Franze Joseph Muller submitted his extensive report in March 1780 with 14 main rec-ommendations for improving the method of working:- To introduce new processes of ironmaking and improve the training of the workforce;- To bring specialists in from Tyrol (Schwatz) to assist in the start up and smooth operation of new equipment;
- To send local workers to Banat and Styria to learn the new methods;
- To invite foreman from Resita, Tyrol and a Hunedoarian foreman who was working at Eisenarzt (Styria) to come to Hunedoara;
Personnel in iron shops
Using the same documentary description (the inventories drawn up in 1681-1682, 1695, 1874) the personnel employed in an iron shop was:
1 founder foreman
1 manager, 2 vice-managers
4 hammer foremen
1 ore waggoners and 2 charcoal waggoners
1 worker who cut the ore in the mine
5 miners and 15 workers who prepared the charcoal.
There were 30 workers in an iron shop with the exception of the five main iron shop where 150 workers were employed.
- To improve the methods of mining and furnace design (based on a more efficient blast furnace already working at Toplita in Hunedoara);
- The appointment ofvon Prugger from Kifer, Tyrol as administrator of iron shops (he had experience in reforming the industry there);
-The appointment of Joseph Leitner, an accountant in laria, Austria, as superintendent of the Hunedoara estate so as to eliminate suspicions which had fallen on the previous administration;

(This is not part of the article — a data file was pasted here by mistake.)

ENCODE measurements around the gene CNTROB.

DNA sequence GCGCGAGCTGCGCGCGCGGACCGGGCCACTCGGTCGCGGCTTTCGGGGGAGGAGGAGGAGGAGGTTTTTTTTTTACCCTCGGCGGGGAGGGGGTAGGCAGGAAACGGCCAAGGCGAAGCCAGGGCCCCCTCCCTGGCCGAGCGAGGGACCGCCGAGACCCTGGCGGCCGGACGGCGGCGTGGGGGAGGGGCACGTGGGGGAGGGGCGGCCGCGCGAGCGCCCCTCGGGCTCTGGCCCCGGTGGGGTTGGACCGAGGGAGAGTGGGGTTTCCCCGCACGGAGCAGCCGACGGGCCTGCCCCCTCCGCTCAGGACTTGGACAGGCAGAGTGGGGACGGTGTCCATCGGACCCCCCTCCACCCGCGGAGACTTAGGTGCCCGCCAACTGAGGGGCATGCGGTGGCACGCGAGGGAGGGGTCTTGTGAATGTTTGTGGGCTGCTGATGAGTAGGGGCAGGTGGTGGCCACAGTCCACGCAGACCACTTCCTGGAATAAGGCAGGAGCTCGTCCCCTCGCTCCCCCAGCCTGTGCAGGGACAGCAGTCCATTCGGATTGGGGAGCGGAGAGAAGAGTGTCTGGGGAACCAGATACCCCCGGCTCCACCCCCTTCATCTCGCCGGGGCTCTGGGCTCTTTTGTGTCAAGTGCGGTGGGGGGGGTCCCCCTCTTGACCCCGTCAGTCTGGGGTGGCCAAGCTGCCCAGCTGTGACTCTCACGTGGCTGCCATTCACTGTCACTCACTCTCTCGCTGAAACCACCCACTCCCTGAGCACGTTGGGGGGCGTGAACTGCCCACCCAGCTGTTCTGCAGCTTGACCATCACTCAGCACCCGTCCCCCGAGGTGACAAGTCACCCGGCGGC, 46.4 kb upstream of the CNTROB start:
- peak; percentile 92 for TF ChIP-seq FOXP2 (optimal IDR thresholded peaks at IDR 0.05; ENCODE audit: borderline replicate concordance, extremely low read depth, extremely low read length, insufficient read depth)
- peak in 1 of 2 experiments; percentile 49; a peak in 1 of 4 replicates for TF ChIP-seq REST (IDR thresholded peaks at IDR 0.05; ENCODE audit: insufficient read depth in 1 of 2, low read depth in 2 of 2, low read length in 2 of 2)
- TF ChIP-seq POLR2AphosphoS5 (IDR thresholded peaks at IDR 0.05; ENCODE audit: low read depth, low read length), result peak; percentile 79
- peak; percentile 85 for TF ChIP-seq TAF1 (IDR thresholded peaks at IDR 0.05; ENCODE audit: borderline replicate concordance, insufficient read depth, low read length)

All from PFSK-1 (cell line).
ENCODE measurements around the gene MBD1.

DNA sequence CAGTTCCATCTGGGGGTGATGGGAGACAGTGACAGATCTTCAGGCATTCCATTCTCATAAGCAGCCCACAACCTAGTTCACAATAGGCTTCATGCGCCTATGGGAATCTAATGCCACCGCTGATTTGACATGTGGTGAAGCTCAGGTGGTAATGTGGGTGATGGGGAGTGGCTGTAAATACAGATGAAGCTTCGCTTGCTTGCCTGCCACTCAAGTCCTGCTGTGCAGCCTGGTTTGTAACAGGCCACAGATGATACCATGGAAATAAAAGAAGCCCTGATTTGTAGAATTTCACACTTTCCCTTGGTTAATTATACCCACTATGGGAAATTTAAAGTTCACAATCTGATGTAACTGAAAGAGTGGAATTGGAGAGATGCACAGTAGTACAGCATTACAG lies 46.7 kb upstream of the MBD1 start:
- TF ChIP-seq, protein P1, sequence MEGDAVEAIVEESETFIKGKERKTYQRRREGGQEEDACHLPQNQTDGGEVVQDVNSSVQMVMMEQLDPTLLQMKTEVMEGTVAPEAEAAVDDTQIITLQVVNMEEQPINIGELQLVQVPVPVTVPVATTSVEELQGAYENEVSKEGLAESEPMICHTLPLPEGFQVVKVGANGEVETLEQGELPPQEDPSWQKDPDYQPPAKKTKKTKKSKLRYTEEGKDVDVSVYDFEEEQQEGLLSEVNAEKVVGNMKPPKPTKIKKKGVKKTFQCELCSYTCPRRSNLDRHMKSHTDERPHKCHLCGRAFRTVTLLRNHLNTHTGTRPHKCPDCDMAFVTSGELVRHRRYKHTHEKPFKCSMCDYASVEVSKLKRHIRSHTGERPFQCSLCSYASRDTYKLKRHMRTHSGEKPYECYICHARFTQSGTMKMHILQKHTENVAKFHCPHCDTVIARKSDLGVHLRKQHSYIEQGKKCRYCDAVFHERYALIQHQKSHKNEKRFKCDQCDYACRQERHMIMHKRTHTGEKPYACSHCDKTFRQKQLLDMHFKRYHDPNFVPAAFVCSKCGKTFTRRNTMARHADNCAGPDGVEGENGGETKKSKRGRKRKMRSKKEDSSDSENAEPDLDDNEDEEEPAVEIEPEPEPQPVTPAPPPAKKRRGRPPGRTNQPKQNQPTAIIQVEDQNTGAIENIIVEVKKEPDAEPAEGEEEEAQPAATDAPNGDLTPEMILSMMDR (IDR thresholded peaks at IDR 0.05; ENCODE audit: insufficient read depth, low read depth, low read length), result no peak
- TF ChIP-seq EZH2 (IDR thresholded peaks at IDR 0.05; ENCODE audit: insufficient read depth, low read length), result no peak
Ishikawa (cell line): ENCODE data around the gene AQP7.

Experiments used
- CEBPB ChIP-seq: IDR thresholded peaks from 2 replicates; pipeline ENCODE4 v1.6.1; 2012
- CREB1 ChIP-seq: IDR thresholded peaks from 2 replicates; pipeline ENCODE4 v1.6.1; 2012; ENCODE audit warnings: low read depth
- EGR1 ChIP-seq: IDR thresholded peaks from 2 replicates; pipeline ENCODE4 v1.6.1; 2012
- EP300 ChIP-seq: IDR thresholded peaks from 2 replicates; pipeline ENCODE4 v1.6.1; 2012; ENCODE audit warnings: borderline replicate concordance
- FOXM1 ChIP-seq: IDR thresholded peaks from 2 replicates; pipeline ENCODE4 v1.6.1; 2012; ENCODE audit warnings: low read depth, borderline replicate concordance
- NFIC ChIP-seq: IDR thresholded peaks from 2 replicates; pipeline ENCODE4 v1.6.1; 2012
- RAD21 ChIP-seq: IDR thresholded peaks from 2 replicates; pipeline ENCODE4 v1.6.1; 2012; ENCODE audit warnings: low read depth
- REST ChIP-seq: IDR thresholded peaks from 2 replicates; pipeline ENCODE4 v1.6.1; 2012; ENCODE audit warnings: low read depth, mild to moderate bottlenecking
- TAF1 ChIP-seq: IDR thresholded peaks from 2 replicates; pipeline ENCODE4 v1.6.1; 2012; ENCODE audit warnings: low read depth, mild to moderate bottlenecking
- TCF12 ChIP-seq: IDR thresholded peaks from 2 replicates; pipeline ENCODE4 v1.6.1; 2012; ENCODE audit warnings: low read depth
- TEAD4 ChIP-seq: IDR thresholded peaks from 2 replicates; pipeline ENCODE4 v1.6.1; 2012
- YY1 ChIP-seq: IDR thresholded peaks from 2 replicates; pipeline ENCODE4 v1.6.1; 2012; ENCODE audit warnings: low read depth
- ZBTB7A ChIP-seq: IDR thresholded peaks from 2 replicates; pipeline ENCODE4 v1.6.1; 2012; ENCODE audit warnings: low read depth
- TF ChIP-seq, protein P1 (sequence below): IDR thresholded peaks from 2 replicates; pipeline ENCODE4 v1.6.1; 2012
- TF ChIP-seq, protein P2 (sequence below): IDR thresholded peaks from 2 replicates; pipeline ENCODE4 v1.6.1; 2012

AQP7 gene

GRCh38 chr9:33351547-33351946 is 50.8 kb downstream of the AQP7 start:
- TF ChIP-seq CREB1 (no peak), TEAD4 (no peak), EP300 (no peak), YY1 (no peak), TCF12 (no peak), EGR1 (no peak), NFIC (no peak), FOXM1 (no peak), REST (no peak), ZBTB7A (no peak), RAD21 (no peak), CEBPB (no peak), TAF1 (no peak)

- The introduction of hired labour rather than surfs to work the mines and furnaces;
- Improve standards and quality of workmanship (traders had refused to buv some Hunedoarian iron because of poor quality);
- Remunerate personnel according to their ability and competence:
- To install new forge hammers for flattening bar and also undertake the manufacture of some tools to add value to the iron sold;
- Introduce production time tables and plans;
- Correlate time worked with wages paid; and - Reorganise the marketing of iron including the export of some for sale outside the region.
Most of the recommendations were implemented by the Diet of Vienna, the success of the reorganisation being confirmed by Muller's participation in the installation of the seventh largest forge in Plosca on June 21st 1800.
Founder foreman 1’maja' and 1 flat iron bar of 8 fonts
Administrator ½ ‘maia’
Viceadministrator ¼ ‘maja’
Founders ¼ ‘maia’ and 2 iron bars of 8 fonts for every three founders
Charcoal waggoners ¼ ‘maia’ and 1 iron bar of 8 fonts for every two waggoners
Ore waggoners ¼ ‘maia’ and 1 iron bar of 8 fonts
Miners 4 iron bars of 8 fonts
Workers in charcoal For 33 ‘burdens’ they received - iron ‘maia’ (the value of 33
Burden’ of charcoal = 2.5FI)
Table 1 Wages paid to employees (per week)
• the ‘font’ = 0.56kg
• the Hungarian ‘maja’ = 80 ‘fonts’, the Viennese ‘maja’ = 102 ‘fonts’ the German ‘maja’ = 100 ‘fonts’ the‘maja’ for iron ore = 115 ‘fonts’, ‘maja’ for dead man = 110 ‘fonts’ and for bars = 92 ‘fonts’ (the hammer maja = Hammerzenter) as they admitted 18 fonts of losses during forging.
Beginning with the year 1779 the German ‘maja’ is generalised.
1 ‘sust’ of ore = 100 ‘maja’, 1 ‘sust’ of forged bars = 22 ‘maja’ but weighing 92 fonts/‘maja’.
• The ‘burden’ used mainly for charcoal.
• The currency used in that time was the silver Rhenish ‘florin’ subdivided into 60 ‘cruceri’ of 4 ‘pfenings’ each: 1FI = 60cr = 240Pf. The Hungarian florin was subdivided into 100 ‘dinars’.
Hunedoara SC and member of the cultural foundation, lancu of Hunedoara.